“I knew that I wanted something different from a grand entrance into a museum; I wanted to undermine the grand entrance and usual processes so I decided to go down into the earth. This later generated retrospective motives for why I did it. Things done without purpose have purpose thrust upon them,” he adds, confirming his earlier assertion about motives after the fact. “They became catacombs, for example. But nor did I want MONA to be a museum that gives clues to where one stands in society… I was equally interested in the design of a museum and unusual juxtapositions.”

The Gods are amply reckoned with – see Chris Ofili’s The Holy Virgin Mary – though less as elements of mythology; questions are posed of the icons associated with institutionalised religion, as MONA’s secular humanism explores the human propensity to pursue Eros and flee from Thanatos; destructive relations between religion and politics are suggested by items such as Gregory Green’s Bible Bomb. Myths of creation are preferred with Sidney Nolan’s Snake (1970-72) – a serpent rainbow of creation consisting of 1620 individual images; this work is the heart of the museum and is juxtaposed alongside a 6.5 metre high work by Anselm Kiefer: Falling Stars/The Breaking of the Vessels – a ‘book-case’ of iron, lead and glass. Old dogmas are viewed with suspicion, not so much to shock but rather to show that ideas are fluid, and it is of paramount interest for viewers to be aware of how we process all myths.

Art is presented as an efficient communicator when it is released from what we fear and what we need to conceal. The artworks sit in paradoxical relation to each other; the design counters rectangular layout and attempts to be an embodied blueprint of philosophical questioning, whether that be directed at accepting the processes of our bodies, the fact that we slaughter cows and eat them (see Jannis Kounellis’ Seven sides of freshly slaughtered beef), or that our bodies perform processes to be viewed as represented in a vast machine that mimics the human digestive system. “At MONA,” says Walsh, “I can do things the artists don’t intend by unusual juxtapositions of art. It turns out though that artists like this, they like to be interpreted… creation of history is personal and fictitious.” He adds with a cautionary tone, “Design and the placement of art should not be too self conscious. Best not to be self-aware.”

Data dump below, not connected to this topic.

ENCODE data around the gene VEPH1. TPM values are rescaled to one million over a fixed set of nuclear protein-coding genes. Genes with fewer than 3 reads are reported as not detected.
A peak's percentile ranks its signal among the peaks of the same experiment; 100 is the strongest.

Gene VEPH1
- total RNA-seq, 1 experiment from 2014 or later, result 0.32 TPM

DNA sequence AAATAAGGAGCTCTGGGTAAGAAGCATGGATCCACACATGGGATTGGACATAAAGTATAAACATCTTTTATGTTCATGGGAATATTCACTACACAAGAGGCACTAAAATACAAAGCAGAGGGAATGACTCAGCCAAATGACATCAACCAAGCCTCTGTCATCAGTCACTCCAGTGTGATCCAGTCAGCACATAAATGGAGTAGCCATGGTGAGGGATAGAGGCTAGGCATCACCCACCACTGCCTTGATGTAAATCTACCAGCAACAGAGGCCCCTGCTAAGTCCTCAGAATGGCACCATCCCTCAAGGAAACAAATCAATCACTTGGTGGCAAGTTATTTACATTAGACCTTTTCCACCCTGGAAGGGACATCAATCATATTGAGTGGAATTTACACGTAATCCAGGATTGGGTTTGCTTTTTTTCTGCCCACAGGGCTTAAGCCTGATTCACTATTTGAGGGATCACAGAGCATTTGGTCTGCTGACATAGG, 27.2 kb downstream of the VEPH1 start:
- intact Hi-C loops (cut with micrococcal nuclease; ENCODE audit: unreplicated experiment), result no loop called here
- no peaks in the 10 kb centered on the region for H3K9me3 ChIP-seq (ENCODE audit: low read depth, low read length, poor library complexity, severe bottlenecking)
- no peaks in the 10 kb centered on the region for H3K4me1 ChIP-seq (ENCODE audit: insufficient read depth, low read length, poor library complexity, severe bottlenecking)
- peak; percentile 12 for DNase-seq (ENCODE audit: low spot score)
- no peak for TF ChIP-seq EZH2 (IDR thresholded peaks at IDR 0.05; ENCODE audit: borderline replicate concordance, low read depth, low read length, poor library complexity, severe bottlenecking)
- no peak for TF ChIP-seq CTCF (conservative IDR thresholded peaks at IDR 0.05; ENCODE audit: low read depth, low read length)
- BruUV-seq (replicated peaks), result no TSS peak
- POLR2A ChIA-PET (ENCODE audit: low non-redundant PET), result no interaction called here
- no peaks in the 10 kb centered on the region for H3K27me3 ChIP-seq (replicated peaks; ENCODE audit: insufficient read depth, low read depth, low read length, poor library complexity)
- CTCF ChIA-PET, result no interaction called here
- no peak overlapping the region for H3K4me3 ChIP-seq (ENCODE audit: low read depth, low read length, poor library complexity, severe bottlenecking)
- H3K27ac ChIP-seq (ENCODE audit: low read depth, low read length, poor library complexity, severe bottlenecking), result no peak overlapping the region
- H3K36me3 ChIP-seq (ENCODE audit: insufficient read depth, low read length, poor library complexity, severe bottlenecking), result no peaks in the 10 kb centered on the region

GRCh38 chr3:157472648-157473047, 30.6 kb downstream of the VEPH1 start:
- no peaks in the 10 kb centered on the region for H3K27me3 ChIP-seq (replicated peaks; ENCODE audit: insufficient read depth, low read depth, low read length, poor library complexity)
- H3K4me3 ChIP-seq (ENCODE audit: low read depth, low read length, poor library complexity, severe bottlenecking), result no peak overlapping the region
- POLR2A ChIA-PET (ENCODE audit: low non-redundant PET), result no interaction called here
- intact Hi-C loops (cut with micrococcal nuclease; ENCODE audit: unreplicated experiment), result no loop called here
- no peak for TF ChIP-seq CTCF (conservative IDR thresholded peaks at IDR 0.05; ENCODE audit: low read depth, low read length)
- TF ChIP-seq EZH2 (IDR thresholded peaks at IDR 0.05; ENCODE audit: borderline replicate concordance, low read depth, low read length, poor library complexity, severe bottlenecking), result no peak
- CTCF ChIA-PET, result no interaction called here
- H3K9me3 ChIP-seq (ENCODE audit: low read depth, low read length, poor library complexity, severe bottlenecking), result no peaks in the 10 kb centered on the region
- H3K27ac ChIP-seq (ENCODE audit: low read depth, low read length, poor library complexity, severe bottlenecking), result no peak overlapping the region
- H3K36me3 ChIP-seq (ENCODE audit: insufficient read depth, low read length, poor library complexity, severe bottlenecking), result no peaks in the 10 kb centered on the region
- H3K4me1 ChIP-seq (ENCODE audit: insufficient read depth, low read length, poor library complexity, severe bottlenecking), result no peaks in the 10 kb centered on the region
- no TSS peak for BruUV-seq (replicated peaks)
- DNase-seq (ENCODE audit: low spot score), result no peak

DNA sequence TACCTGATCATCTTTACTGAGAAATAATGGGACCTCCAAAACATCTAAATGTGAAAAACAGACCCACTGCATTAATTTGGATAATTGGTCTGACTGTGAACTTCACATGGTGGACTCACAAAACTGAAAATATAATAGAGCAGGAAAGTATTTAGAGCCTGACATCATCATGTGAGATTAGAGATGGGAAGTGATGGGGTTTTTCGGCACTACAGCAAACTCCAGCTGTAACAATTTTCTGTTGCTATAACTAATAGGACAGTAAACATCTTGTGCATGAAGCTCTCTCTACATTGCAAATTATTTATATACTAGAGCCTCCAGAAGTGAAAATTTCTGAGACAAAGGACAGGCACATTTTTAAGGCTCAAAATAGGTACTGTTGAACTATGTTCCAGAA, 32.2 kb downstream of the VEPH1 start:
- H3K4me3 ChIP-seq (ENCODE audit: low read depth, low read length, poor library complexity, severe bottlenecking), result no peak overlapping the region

Visitors approach this museum by ferry on the Derwent River from the city’s docks. The descent into the underground is one that David Walsh anticipates will lead to learning through guesswork and experiment. The art consists of Antiquities (2210), Modern Australian Art and conceptual Art (654). And yet, in this strange adventure of acquiring new knowledge there is a space for music, a bar for drinking – perhaps necessary accompaniments when viewing art that elicits emotion and sensation whilst challenging the senses. Walsh’s remarkable creation is one that liberates its viewers from the dictates of history; here is a museum designed to make one think and even rejoice in the individual nature of that experience, with its release from systems, dogmas and convention. But to the end he is self-deprecating, or simply deeply honest: “Achievement is more like a fluke happening… all you are is a little bit different and someone notices.”